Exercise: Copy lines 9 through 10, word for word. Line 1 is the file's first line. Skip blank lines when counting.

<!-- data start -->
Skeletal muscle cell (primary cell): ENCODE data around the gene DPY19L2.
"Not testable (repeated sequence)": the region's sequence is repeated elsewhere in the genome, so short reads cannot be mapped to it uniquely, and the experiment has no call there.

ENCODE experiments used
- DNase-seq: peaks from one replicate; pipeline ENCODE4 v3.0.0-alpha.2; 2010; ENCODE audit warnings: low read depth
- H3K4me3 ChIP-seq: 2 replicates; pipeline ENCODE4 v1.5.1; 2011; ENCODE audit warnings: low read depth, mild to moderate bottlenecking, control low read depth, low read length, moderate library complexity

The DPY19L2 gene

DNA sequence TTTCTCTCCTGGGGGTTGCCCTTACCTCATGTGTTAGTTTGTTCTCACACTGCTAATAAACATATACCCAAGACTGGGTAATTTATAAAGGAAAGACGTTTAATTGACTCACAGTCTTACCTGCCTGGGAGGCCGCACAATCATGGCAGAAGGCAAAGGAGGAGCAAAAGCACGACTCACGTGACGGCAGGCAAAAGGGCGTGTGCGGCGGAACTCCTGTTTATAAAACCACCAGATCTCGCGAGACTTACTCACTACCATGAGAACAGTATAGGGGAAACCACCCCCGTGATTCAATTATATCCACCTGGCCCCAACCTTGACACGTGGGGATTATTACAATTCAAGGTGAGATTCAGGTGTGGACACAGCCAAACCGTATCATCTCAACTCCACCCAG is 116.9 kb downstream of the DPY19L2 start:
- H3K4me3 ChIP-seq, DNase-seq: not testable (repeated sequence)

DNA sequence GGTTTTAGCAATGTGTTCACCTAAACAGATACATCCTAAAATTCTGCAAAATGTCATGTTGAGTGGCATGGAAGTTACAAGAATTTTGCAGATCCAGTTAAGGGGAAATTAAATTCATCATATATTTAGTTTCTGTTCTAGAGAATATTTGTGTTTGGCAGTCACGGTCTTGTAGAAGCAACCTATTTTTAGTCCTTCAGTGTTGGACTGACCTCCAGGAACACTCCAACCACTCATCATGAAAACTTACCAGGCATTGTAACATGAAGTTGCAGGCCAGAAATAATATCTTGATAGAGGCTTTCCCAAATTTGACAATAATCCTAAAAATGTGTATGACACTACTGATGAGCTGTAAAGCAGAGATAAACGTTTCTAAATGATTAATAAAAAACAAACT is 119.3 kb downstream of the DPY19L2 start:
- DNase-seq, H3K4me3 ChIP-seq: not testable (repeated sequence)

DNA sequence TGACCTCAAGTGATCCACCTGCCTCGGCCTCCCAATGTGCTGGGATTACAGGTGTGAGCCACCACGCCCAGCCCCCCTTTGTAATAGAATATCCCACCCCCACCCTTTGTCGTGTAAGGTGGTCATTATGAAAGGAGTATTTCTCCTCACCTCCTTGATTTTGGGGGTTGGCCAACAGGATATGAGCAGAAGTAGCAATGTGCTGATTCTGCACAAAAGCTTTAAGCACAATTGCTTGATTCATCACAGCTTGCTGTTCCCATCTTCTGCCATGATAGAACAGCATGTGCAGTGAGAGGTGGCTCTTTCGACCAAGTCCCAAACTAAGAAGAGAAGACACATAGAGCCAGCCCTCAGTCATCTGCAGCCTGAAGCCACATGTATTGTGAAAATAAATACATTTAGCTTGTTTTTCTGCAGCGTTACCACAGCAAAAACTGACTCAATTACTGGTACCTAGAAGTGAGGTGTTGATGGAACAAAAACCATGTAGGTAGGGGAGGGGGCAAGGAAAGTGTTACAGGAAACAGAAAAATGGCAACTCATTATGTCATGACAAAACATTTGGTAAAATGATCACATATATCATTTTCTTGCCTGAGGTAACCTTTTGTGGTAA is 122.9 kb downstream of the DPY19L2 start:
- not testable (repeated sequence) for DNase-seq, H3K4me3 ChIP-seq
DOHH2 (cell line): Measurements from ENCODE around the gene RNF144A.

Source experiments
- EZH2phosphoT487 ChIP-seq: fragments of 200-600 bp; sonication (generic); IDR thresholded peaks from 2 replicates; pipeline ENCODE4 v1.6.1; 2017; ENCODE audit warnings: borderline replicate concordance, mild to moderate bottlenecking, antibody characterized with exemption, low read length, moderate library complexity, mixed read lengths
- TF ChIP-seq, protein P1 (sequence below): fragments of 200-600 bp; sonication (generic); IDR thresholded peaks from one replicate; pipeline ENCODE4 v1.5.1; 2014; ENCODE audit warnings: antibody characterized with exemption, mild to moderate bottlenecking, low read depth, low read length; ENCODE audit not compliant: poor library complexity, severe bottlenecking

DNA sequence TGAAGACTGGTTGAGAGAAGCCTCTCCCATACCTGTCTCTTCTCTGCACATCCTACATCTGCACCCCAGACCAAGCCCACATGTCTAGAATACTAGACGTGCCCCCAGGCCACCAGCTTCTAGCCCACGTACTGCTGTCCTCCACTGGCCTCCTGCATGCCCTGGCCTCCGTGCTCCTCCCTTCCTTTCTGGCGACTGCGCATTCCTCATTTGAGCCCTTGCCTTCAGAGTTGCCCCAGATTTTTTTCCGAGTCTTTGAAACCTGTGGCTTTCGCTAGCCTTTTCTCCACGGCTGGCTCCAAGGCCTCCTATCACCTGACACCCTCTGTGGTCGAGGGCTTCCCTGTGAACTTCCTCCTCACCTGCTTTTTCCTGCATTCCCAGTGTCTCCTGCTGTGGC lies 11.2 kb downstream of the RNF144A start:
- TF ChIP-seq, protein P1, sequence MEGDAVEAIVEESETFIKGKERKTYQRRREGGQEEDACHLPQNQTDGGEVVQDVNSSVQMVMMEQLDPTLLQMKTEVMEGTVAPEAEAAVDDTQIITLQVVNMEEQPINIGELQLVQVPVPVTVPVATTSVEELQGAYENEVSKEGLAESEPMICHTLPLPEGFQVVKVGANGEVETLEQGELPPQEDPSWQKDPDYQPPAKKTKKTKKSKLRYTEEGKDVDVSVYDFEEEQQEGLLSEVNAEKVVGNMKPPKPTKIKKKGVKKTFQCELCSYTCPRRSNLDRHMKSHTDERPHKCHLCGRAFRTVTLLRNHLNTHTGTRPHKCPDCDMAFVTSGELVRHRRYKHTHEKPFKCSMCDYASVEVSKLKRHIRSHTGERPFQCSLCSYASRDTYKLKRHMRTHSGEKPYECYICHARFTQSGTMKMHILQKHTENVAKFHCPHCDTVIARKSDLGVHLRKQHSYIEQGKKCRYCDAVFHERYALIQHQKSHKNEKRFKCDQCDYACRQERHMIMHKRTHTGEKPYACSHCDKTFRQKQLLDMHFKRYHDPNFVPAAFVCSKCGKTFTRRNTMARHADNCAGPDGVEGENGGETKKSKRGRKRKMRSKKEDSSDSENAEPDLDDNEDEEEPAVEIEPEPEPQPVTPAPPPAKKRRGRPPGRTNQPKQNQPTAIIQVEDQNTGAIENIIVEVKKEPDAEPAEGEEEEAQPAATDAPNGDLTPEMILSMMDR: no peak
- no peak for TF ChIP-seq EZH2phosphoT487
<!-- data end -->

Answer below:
DNA sequence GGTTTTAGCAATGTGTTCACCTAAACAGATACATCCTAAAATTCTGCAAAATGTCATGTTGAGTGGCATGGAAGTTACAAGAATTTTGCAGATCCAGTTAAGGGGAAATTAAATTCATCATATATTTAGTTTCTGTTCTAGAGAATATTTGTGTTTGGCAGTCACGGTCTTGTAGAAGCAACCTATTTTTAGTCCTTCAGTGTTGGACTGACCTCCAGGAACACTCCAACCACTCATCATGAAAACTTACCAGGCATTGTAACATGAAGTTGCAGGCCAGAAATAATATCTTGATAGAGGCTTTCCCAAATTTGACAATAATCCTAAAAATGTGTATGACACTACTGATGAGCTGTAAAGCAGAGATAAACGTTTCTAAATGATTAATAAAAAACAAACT is 119.3 kb downstream of the DPY19L2 start:
- DNase-seq, H3K4me3 ChIP-seq: not testable (repeated sequence)